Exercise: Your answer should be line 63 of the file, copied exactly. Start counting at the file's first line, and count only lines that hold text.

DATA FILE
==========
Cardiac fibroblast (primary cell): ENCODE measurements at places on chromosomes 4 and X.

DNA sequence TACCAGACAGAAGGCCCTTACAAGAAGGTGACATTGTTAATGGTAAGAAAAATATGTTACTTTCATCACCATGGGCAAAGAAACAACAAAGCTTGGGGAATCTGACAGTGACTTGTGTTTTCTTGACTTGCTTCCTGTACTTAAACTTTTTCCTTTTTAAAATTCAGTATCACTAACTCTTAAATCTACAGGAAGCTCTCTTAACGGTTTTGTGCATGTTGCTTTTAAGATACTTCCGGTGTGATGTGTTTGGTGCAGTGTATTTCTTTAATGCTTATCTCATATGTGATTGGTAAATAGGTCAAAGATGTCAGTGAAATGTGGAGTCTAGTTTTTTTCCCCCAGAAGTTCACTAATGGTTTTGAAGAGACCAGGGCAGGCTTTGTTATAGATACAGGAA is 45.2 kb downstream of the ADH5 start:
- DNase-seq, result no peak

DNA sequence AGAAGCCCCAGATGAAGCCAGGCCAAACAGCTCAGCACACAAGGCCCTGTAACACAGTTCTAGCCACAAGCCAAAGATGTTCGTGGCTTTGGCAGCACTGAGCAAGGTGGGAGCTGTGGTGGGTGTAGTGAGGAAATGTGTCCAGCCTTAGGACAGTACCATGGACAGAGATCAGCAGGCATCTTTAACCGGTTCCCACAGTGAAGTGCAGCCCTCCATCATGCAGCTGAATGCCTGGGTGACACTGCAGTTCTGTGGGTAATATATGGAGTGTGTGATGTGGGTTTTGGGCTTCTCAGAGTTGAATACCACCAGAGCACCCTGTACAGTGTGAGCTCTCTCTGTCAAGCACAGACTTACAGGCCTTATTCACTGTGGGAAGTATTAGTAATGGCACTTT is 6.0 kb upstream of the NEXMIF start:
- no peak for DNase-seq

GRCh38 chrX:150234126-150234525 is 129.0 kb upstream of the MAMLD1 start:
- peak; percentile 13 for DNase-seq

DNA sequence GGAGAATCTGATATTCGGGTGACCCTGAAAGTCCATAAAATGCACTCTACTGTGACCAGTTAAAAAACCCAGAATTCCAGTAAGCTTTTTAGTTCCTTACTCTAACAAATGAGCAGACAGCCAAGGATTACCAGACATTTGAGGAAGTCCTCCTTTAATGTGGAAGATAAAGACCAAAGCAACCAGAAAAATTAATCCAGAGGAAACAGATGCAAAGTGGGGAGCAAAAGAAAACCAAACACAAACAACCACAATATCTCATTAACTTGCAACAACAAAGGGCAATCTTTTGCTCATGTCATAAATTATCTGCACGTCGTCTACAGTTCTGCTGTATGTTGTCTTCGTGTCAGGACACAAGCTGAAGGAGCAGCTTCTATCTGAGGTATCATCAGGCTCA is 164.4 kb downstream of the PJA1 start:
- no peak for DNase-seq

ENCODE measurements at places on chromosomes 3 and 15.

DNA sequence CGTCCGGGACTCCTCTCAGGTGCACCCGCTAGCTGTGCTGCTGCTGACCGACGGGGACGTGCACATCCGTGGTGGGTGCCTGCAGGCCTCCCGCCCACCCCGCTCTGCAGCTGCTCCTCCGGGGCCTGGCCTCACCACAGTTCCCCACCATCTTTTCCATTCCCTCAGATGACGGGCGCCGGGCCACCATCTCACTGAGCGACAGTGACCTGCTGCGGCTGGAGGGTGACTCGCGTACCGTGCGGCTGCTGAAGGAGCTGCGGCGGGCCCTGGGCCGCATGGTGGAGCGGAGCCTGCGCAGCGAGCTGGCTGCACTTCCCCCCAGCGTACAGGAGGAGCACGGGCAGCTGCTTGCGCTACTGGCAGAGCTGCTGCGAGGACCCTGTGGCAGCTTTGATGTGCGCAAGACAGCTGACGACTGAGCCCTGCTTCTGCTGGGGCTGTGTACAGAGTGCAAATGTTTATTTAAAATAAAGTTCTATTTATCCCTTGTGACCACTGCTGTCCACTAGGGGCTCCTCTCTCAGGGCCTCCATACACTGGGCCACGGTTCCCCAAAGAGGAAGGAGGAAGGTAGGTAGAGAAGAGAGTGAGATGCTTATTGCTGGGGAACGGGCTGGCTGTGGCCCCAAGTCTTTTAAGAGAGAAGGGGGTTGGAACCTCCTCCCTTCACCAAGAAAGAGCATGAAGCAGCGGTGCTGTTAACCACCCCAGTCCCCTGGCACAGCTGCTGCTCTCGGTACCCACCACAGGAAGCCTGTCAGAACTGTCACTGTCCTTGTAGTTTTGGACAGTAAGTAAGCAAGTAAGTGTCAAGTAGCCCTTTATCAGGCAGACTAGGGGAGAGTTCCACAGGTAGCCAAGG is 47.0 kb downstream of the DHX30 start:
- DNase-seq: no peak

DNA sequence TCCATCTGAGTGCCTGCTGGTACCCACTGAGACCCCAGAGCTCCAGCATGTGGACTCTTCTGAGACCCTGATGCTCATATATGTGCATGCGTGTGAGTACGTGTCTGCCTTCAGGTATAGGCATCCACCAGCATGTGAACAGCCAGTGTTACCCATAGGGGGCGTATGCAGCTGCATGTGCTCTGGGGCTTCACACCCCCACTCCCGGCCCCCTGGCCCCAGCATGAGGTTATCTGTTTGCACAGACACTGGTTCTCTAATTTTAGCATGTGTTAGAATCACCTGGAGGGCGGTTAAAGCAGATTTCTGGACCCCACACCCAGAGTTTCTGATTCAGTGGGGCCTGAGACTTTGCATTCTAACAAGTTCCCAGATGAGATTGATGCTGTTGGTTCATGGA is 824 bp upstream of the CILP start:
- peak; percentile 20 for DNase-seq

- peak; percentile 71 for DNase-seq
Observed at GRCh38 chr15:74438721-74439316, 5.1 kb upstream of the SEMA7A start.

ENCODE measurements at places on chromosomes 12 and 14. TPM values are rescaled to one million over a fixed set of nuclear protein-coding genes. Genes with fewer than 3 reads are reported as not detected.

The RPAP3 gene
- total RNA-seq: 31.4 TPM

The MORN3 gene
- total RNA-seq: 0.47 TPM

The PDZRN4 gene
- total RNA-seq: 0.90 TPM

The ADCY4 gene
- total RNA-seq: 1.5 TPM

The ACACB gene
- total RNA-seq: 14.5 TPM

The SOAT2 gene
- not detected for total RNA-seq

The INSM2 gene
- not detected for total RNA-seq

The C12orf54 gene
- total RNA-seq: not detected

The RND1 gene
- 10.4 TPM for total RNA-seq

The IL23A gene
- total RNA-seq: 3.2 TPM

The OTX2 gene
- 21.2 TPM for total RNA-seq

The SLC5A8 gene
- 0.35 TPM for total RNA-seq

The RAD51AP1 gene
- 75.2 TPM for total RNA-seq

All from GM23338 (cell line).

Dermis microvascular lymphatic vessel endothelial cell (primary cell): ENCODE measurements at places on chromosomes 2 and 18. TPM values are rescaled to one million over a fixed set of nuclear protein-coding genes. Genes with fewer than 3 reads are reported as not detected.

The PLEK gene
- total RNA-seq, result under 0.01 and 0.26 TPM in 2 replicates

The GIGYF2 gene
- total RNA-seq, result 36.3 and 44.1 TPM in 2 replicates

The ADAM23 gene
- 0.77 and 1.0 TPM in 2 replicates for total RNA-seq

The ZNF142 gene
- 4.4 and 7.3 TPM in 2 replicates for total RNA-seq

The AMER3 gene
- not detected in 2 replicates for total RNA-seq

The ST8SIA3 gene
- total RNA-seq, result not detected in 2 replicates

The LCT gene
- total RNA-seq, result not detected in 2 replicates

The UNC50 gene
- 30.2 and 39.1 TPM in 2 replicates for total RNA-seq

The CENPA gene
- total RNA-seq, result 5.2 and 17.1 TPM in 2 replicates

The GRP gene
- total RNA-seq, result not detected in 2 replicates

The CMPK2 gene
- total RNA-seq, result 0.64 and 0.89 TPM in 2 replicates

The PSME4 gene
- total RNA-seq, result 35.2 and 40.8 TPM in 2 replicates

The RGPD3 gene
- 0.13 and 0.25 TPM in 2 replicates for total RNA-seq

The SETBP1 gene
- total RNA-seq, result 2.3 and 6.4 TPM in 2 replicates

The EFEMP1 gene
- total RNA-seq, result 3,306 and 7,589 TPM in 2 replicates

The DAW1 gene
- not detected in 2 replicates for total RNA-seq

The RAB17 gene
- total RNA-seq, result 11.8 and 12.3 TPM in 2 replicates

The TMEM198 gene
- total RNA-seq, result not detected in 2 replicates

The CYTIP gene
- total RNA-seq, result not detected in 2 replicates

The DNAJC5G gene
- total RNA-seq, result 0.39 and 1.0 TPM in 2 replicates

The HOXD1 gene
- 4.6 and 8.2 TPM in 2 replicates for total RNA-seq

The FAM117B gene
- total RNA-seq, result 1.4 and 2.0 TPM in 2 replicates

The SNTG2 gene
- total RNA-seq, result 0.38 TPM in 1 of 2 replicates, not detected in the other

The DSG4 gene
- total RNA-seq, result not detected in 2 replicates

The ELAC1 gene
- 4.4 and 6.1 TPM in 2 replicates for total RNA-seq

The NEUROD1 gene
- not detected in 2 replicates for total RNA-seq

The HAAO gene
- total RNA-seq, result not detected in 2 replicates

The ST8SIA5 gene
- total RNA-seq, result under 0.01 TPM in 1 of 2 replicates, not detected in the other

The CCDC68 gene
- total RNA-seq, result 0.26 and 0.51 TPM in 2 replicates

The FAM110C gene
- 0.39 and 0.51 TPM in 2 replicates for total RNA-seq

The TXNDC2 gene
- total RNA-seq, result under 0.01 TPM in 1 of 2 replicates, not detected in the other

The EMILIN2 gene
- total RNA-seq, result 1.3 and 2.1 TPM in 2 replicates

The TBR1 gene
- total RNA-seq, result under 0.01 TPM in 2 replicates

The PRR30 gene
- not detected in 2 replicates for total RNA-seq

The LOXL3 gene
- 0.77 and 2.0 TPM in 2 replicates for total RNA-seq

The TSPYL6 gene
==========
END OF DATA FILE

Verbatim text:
- total RNA-seq, result 5.2 and 17.1 TPM in 2 replicates